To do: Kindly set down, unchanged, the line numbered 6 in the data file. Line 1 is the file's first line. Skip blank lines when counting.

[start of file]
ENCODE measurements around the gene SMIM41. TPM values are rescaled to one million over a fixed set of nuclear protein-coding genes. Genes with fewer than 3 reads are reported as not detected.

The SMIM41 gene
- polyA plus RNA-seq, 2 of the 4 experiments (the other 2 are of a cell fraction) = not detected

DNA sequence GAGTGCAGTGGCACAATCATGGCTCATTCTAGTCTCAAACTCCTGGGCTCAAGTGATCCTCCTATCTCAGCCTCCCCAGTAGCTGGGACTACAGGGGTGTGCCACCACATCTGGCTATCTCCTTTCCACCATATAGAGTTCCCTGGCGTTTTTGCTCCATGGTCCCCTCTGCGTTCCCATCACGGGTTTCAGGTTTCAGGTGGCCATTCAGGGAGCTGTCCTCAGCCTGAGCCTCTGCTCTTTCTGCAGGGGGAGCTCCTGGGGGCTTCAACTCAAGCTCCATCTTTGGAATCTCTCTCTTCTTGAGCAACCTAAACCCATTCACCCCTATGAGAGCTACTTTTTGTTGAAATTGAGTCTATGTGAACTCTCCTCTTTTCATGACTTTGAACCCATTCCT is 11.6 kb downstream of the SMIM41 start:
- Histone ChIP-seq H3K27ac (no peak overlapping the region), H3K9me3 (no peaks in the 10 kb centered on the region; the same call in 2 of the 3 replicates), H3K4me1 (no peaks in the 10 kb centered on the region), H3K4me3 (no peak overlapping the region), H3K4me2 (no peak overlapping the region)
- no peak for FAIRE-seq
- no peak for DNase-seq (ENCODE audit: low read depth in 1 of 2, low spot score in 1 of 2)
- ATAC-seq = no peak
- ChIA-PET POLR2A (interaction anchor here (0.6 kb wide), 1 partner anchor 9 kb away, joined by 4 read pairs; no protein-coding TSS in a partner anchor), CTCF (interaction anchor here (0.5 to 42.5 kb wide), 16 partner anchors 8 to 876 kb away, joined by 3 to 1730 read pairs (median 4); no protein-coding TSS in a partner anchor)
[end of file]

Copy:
- no peak for FAIRE-seq